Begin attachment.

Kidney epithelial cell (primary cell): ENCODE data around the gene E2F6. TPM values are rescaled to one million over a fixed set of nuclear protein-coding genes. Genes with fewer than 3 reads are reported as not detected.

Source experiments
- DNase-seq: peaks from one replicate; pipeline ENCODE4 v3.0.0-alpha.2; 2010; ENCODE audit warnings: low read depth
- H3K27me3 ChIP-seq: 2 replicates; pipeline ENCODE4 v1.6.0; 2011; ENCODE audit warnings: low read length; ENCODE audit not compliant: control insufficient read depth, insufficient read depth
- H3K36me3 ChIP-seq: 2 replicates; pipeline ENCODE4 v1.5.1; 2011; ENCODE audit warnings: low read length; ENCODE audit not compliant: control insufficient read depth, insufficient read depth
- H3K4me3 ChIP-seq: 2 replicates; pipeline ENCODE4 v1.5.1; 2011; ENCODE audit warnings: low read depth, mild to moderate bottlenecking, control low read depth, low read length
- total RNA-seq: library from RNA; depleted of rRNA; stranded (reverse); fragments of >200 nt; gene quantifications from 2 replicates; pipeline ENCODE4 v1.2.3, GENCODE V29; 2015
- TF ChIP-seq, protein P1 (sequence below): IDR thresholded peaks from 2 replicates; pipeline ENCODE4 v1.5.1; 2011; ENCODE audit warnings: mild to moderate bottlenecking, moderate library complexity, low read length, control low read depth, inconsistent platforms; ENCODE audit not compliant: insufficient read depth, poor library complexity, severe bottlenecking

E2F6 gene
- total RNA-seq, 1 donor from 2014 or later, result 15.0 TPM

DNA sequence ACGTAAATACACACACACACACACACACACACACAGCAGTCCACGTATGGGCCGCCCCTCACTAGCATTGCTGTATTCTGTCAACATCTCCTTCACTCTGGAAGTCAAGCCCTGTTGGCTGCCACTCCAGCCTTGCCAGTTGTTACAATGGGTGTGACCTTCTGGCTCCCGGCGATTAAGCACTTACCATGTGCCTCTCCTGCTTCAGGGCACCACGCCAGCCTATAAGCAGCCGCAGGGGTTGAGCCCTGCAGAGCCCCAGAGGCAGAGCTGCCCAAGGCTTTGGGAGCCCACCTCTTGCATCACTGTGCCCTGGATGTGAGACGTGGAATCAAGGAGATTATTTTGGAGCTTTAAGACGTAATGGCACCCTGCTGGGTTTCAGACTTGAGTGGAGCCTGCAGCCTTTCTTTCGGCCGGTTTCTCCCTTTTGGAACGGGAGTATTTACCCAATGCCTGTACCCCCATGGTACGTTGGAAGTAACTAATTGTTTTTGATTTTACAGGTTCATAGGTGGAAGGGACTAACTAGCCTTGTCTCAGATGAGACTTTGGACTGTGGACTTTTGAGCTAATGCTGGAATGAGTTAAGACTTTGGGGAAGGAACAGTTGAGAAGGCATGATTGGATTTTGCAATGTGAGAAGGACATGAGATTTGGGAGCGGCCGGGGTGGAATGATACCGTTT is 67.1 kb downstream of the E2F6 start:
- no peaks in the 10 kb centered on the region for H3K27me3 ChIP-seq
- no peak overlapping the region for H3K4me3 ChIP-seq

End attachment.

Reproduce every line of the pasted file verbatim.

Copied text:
Kidney epithelial cell (primary cell): ENCODE data around the gene E2F6. TPM values are rescaled to one million over a fixed set of nuclear protein-coding genes. Genes with fewer than 3 reads are reported as not detected.

Source experiments
- DNase-seq: peaks from one replicate; pipeline ENCODE4 v3.0.0-alpha.2; 2010; ENCODE audit warnings: low read depth
- H3K27me3 ChIP-seq: 2 replicates; pipeline ENCODE4 v1.6.0; 2011; ENCODE audit warnings: low read length; ENCODE audit not compliant: control insufficient read depth, insufficient read depth
- H3K36me3 ChIP-seq: 2 replicates; pipeline ENCODE4 v1.5.1; 2011; ENCODE audit warnings: low read length; ENCODE audit not compliant: control insufficient read depth, insufficient read depth
- H3K4me3 ChIP-seq: 2 replicates; pipeline ENCODE4 v1.5.1; 2011; ENCODE audit warnings: low read depth, mild to moderate bottlenecking, control low read depth, low read length
- total RNA-seq: library from RNA; depleted of rRNA; stranded (reverse); fragments of >200 nt; gene quantifications from 2 replicates; pipeline ENCODE4 v1.2.3, GENCODE V29; 2015
- TF ChIP-seq, protein P1 (sequence below): IDR thresholded peaks from 2 replicates; pipeline ENCODE4 v1.5.1; 2011; ENCODE audit warnings: mild to moderate bottlenecking, moderate library complexity, low read length, control low read depth, inconsistent platforms; ENCODE audit not compliant: insufficient read depth, poor library complexity, severe bottlenecking

E2F6 gene
- total RNA-seq, 1 donor from 2014 or later, result 15.0 TPM

DNA sequence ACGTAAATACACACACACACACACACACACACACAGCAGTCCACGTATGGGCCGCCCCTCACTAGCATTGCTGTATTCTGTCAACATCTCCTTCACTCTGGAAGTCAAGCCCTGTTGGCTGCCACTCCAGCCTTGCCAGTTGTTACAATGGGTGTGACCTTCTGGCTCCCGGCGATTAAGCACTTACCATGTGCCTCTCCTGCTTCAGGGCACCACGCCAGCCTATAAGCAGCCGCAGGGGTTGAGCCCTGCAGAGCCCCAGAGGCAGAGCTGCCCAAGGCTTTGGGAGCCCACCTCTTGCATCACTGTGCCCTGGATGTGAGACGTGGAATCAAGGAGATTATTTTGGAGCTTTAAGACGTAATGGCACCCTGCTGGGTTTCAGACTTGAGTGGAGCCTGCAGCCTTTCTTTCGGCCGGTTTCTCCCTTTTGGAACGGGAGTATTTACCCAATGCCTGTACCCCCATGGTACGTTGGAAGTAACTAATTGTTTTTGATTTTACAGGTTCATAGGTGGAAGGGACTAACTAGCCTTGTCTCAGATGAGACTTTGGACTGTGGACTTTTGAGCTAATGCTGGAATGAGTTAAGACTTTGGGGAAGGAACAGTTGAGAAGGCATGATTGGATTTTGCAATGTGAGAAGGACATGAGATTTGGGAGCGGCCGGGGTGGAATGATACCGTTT is 67.1 kb downstream of the E2F6 start:
- no peaks in the 10 kb centered on the region for H3K27me3 ChIP-seq
- no peak overlapping the region for H3K4me3 ChIP-seq